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Album Review

As a rule, rock critics dislike ear candy; they prefer artists who challenge, provoke, and shake things up. That's why U2, Nirvana, the Clash, and Public Enemy have been critics' favorites and why Britney Spears, Celine Dion, and the Spice Girls have received so many negative reviews (which obviously hasn't hurt their record sales — if scathing reviews were truly damaging, Boston wouldn't have sold millions of albums). But truth be told, commercialism has its place as long as it's well done. Rachel Farris' debut album, Soak, basically falls into the ear-candy category, which doesn't automatically mean that it lacks merit. Soak shouldn't be condemned simply because it isn't a Rage Against the Machine project — that would be like attacking one of Meg Ryan's romantic comedies for not being an action flick. Soak should be judged by more commercial standards, and when those standards are applied, one has to conclude that the singer/songwriter has provided a generally pleasant, if unremarkable, collection of glossy pop/rock and adult contemporary ballads. Although the Orlando, FL, native was 26 when this CD came out in 2003, she has an ultra-girlish vocal style and sounds like she could be in her early teens — and that approach works better on sweetly effervescent ballads like "Beautiful" and "In a Field" than it does on the more up-tempo tracks. When Farris sings about romantic disillusionment — the kind described on "You Think" and "The End," for example — the extremely girlish nature of her voice tends to render the lyrics unconvincing. But as uneven as this album is, one can hear that she has potential as a songwriter. Farris wrote all of the material herself, and despite Soak's shortcomings, one hopes that she will stay in the music field and keep writing.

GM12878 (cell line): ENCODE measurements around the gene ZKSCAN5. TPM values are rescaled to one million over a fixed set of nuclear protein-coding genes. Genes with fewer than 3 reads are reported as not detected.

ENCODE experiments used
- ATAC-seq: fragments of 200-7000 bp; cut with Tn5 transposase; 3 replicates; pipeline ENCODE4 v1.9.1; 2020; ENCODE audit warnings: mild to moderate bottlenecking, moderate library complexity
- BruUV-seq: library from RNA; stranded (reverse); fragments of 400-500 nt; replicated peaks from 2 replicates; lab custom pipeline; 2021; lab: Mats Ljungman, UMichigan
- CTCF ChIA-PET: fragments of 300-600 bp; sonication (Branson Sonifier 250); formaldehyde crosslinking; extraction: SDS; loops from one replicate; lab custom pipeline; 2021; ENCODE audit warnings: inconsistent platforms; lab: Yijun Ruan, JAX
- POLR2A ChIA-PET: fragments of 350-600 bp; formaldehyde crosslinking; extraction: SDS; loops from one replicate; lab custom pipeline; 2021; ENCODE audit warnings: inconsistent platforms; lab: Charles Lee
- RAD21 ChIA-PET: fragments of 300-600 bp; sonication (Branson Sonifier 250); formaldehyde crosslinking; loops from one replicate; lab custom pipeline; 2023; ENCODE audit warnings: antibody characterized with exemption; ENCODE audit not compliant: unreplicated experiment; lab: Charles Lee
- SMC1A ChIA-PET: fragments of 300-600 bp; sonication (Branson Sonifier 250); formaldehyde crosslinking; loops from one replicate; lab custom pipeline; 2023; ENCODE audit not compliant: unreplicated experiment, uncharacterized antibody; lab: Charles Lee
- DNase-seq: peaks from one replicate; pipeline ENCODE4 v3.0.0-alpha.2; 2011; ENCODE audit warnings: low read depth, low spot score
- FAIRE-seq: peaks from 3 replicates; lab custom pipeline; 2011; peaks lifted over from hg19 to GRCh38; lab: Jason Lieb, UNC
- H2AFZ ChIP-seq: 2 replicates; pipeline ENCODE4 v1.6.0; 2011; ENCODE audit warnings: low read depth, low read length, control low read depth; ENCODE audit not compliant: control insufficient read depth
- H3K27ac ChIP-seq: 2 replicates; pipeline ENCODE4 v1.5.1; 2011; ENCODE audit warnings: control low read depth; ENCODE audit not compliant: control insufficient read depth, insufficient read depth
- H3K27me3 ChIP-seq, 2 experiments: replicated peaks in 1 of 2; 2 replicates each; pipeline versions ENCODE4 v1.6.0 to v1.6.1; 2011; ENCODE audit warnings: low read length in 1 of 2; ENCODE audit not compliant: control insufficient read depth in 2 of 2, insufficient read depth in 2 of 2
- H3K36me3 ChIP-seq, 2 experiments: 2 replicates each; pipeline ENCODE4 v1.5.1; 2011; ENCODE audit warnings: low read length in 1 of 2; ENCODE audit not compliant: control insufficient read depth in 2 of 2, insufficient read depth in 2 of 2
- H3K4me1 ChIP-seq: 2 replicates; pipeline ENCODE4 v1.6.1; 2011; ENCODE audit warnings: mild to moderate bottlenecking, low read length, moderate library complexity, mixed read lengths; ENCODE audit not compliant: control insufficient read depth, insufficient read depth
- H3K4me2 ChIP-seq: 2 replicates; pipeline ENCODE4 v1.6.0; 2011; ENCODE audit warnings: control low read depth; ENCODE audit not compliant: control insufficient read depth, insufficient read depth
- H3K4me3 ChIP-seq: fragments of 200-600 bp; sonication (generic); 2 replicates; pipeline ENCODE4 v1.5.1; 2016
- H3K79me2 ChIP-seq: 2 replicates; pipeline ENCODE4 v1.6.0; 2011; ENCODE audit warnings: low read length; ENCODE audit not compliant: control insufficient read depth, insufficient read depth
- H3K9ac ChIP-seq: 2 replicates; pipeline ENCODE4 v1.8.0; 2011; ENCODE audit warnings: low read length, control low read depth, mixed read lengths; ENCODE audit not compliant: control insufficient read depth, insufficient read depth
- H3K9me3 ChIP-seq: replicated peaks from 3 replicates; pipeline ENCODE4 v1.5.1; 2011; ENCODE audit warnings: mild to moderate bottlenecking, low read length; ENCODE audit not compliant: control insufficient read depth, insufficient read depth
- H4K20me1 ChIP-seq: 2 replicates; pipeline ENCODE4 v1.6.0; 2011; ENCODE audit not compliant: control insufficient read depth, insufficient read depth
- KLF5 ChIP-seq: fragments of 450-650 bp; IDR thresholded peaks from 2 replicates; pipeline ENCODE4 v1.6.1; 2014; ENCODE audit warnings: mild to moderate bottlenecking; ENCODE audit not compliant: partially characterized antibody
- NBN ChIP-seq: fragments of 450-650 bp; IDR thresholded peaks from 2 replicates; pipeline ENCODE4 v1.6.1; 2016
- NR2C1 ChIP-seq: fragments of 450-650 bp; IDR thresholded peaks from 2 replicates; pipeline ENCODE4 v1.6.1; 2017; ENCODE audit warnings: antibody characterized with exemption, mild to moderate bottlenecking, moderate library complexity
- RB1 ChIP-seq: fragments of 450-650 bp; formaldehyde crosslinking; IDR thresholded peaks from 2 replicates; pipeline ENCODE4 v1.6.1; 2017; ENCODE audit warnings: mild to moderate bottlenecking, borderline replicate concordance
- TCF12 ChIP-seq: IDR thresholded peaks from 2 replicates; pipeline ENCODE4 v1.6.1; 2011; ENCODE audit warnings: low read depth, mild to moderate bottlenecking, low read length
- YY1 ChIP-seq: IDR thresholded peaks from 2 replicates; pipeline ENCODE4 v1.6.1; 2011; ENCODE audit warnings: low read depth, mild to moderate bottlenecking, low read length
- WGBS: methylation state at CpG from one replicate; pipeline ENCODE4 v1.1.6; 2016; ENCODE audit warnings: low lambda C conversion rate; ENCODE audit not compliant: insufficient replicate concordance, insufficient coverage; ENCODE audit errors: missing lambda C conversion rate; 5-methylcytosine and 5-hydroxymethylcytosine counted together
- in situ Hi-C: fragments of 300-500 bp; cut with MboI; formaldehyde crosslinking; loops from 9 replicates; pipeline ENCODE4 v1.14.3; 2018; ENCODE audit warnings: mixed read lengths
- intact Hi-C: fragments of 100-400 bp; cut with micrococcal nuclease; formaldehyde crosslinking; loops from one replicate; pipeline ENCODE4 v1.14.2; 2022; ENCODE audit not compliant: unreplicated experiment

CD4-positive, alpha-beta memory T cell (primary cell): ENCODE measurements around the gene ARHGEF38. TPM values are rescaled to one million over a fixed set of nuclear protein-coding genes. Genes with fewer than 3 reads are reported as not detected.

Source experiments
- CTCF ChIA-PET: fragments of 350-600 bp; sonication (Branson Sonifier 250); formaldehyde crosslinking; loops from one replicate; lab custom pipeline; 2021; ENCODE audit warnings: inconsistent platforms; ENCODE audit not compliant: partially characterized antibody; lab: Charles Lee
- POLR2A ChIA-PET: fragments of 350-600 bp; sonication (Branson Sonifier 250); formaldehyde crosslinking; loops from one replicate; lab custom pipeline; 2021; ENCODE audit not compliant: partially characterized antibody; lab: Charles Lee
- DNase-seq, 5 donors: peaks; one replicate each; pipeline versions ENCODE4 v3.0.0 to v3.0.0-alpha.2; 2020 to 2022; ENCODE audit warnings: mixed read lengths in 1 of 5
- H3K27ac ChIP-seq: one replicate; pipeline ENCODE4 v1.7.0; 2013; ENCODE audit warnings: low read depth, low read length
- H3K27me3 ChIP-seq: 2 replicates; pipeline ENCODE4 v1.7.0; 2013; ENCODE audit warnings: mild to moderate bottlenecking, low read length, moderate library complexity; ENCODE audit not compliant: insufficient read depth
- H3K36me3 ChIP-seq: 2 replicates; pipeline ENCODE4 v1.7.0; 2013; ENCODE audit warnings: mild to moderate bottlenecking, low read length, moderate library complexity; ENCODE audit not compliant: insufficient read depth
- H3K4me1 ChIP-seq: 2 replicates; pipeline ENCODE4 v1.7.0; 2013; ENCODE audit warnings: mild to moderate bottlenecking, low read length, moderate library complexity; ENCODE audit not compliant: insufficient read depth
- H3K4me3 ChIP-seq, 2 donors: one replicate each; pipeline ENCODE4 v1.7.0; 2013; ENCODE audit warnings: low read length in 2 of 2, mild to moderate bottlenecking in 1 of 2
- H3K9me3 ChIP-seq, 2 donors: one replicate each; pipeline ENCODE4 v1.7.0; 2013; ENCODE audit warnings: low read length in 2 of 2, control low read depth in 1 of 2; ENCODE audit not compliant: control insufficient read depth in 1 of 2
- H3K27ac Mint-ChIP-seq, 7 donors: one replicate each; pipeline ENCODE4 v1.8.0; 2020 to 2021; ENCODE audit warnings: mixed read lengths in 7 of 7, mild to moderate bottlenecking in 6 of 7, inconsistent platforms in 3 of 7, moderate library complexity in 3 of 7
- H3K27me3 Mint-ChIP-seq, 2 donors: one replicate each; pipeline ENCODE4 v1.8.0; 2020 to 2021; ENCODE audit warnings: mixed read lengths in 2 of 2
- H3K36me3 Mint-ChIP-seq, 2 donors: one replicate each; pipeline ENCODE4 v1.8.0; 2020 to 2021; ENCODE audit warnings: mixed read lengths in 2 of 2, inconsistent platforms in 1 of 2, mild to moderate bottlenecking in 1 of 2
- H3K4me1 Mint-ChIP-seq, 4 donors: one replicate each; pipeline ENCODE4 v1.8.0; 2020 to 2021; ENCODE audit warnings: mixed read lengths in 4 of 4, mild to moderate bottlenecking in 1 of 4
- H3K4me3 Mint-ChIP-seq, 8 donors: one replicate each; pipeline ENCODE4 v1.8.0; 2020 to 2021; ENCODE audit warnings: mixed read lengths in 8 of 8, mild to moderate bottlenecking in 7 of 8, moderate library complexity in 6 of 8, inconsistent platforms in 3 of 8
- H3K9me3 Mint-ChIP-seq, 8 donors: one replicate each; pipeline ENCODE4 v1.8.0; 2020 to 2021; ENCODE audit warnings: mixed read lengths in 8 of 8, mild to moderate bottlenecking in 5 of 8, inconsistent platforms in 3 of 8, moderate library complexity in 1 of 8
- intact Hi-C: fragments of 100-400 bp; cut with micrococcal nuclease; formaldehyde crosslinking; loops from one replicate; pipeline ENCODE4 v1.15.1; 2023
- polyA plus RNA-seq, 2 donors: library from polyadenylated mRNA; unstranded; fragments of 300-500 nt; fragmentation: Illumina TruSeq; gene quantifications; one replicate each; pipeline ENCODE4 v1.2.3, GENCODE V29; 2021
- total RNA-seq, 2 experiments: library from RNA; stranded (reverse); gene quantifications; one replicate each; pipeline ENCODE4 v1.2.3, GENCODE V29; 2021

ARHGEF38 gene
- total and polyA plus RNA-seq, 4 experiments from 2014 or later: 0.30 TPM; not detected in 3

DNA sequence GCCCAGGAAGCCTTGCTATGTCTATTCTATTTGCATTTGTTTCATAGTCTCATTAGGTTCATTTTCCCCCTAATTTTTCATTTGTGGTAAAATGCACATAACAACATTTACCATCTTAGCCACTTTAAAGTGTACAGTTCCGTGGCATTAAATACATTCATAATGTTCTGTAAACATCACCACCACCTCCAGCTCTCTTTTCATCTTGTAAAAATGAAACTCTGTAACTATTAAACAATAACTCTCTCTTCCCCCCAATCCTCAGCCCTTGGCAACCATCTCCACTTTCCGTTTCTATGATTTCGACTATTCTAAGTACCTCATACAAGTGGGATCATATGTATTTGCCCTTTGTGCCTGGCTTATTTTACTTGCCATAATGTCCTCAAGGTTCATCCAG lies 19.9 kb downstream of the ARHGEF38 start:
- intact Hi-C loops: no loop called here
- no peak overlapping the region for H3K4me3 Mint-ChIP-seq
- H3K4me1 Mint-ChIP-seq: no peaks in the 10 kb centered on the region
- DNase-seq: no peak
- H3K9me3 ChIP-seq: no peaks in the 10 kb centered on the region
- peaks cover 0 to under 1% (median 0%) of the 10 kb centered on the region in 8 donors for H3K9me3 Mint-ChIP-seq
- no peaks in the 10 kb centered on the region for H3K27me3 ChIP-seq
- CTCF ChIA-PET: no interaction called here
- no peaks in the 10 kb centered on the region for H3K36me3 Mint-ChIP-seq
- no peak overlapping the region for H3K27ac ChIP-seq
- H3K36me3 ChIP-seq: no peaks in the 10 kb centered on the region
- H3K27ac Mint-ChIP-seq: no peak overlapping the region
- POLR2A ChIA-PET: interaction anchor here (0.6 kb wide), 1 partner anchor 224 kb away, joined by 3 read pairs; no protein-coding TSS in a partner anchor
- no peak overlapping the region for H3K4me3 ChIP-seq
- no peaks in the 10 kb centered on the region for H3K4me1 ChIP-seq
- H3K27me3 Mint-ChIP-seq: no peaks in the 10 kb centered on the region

Born: Orlando, FL

Genre: Pop

Years Active: '00s

Rachel Farris was playing piano, singing, and writing her own music before turning 13. She majored in music while in college and formed her own group, featuring songs she had written, but the project was nixed when she realized that it involved too much compromise. Determined to go it alone, Farris recorded a ten-song demo that earned her a contract...
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Soak, Rachel Farris
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